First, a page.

The newly planted flowers and trees along the James Walter Francis Drive demonstrate that relatively minor improvements can go a long way toward beautifying Road Town and other population centres in the territory as the recovery proceeds in fits and starts.

We hope that similar greening will continue around the islands in public areas, on the grounds of businesses, and in private yards.

Even before Hurricane Irma, the capital was long neglected, with a lack of a comprehensive plan stymieing efforts at improvements in spite of decades of well-conceived proposals that were largely ignored. The storm wiped out much of the already struggling city, and leaders’ promises to build it back stronger often have proved to be little more than empty rhetoric.

The new trees and flowers, however, made a big difference, providing an example of how baby steps can lead the way forward.

We hope that such planting efforts will continue, and that they will be carefully planned in collaboration with scientists, landscapers and other experts. Where possible, native species should be selected, and they should be fit for purpose.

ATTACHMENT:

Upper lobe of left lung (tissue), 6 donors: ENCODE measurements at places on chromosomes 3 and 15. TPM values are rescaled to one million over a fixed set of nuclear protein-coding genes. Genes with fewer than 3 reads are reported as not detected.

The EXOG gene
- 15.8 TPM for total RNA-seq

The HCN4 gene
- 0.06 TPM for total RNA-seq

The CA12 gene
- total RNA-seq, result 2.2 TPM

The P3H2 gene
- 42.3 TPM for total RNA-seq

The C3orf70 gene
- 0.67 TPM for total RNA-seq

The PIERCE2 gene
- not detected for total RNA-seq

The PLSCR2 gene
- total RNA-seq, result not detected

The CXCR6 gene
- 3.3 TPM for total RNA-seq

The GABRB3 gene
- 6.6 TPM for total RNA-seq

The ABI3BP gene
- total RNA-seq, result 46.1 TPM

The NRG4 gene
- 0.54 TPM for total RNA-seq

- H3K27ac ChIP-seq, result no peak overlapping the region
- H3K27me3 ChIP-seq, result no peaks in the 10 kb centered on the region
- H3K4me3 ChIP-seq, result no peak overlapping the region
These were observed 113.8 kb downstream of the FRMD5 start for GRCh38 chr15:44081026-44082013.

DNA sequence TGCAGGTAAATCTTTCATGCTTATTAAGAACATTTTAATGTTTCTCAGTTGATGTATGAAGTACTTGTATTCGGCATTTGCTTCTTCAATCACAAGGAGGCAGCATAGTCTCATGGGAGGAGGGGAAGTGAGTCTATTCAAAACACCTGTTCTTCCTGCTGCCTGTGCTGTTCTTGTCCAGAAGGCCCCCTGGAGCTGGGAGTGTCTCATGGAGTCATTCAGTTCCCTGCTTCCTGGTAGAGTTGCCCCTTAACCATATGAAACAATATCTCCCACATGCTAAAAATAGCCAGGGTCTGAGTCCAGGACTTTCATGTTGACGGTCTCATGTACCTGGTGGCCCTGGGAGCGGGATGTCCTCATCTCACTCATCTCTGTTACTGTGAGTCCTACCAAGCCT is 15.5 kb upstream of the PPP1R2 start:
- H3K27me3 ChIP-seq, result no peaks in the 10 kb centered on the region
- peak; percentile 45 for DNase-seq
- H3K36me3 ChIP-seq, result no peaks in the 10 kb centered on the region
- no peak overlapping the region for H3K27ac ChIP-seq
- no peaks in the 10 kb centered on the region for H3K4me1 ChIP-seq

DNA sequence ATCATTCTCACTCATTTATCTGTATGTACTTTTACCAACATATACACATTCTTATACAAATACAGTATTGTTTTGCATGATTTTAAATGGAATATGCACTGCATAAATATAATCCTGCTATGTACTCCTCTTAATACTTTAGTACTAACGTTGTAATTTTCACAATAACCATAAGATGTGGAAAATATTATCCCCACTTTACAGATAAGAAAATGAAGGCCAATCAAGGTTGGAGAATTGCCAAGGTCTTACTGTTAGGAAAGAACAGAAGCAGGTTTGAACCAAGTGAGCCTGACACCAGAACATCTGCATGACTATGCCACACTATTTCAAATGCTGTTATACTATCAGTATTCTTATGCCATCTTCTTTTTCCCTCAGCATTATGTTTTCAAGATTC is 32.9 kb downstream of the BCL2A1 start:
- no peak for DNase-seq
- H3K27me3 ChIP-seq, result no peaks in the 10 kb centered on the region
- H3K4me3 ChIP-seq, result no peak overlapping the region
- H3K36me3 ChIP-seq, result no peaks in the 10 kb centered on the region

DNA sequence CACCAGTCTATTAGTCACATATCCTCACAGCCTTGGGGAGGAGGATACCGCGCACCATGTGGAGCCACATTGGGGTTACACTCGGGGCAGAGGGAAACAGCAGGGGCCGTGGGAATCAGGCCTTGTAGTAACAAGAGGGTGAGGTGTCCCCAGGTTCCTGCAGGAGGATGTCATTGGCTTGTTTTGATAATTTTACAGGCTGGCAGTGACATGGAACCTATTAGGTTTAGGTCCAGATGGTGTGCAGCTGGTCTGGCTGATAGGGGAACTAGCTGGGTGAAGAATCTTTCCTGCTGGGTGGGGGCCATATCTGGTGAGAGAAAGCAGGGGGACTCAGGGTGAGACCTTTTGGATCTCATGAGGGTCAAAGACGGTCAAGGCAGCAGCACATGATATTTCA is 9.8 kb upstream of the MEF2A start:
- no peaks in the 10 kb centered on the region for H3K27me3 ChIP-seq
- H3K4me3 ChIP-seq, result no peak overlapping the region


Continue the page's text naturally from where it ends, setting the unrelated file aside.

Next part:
To that end, shade is a major consideration: Currently it is a rare commodity in the capital, which means that residents and tourists are less likely to spend time there.

Plants can also help with flood prevention in certain areas, and leaders should consider establishing larger versions of the successful rain-catching garden that was recently built at the Ivan Dawson Primary School in Cane Garden Bay.

Planting more greenery and flowers in Road Town and other areas will go a long way toward making them more comfortable while larger recovery initiatives are in progress.

Government, of course, should play a major role in the effort, but businesses, homeowners and other residents also should come on board and do all they can to beautify their own properties.

We suspect the effort will pay off many times over.


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